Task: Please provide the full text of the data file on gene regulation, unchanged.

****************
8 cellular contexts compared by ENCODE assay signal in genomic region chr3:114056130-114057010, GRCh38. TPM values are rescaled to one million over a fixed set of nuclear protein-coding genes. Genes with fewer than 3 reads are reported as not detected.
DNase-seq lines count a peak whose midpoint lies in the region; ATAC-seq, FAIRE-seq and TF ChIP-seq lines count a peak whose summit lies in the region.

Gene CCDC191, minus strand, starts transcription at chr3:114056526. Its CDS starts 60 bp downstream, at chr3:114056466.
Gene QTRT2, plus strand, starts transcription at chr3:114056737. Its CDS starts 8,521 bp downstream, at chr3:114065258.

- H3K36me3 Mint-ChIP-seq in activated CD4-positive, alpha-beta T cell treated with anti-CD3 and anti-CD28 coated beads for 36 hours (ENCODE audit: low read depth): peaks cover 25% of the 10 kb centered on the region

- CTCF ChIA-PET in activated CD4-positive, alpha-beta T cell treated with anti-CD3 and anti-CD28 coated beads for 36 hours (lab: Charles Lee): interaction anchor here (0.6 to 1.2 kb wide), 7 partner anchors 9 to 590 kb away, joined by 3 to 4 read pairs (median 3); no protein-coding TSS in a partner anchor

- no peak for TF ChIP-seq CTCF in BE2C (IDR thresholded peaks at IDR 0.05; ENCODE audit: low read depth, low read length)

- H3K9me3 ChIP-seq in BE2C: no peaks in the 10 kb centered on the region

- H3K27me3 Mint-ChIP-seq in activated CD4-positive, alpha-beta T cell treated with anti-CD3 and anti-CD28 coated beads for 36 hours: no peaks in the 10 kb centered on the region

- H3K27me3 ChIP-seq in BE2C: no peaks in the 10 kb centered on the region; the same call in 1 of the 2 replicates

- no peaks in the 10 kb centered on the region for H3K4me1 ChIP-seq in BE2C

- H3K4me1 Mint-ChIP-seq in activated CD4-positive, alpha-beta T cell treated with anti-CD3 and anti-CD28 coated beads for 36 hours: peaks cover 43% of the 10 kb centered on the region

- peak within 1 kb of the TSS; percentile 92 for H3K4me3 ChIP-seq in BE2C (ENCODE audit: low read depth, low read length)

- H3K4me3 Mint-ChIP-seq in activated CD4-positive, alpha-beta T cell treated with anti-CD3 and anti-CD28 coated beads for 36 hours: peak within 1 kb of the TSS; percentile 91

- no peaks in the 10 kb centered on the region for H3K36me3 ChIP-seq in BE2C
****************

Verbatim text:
8 cellular contexts compared by ENCODE assay signal in genomic region chr3:114056130-114057010, GRCh38. TPM values are rescaled to one million over a fixed set of nuclear protein-coding genes. Genes with fewer than 3 reads are reported as not detected.
DNase-seq lines count a peak whose midpoint lies in the region; ATAC-seq, FAIRE-seq and TF ChIP-seq lines count a peak whose summit lies in the region.

Gene CCDC191, minus strand, starts transcription at chr3:114056526. Its CDS starts 60 bp downstream, at chr3:114056466.
Gene QTRT2, plus strand, starts transcription at chr3:114056737. Its CDS starts 8,521 bp downstream, at chr3:114065258.

- H3K36me3 Mint-ChIP-seq in activated CD4-positive, alpha-beta T cell treated with anti-CD3 and anti-CD28 coated beads for 36 hours (ENCODE audit: low read depth): peaks cover 25% of the 10 kb centered on the region

- CTCF ChIA-PET in activated CD4-positive, alpha-beta T cell treated with anti-CD3 and anti-CD28 coated beads for 36 hours (lab: Charles Lee): interaction anchor here (0.6 to 1.2 kb wide), 7 partner anchors 9 to 590 kb away, joined by 3 to 4 read pairs (median 3); no protein-coding TSS in a partner anchor

- no peak for TF ChIP-seq CTCF in BE2C (IDR thresholded peaks at IDR 0.05; ENCODE audit: low read depth, low read length)

- H3K9me3 ChIP-seq in BE2C: no peaks in the 10 kb centered on the region

- H3K27me3 Mint-ChIP-seq in activated CD4-positive, alpha-beta T cell treated with anti-CD3 and anti-CD28 coated beads for 36 hours: no peaks in the 10 kb centered on the region

- H3K27me3 ChIP-seq in BE2C: no peaks in the 10 kb centered on the region; the same call in 1 of the 2 replicates

- no peaks in the 10 kb centered on the region for H3K4me1 ChIP-seq in BE2C

- H3K4me1 Mint-ChIP-seq in activated CD4-positive, alpha-beta T cell treated with anti-CD3 and anti-CD28 coated beads for 36 hours: peaks cover 43% of the 10 kb centered on the region

- peak within 1 kb of the TSS; percentile 92 for H3K4me3 ChIP-seq in BE2C (ENCODE audit: low read depth, low read length)

- H3K4me3 Mint-ChIP-seq in activated CD4-positive, alpha-beta T cell treated with anti-CD3 and anti-CD28 coated beads for 36 hours: peak within 1 kb of the TSS; percentile 91

- no peaks in the 10 kb centered on the region for H3K36me3 ChIP-seq in BE2C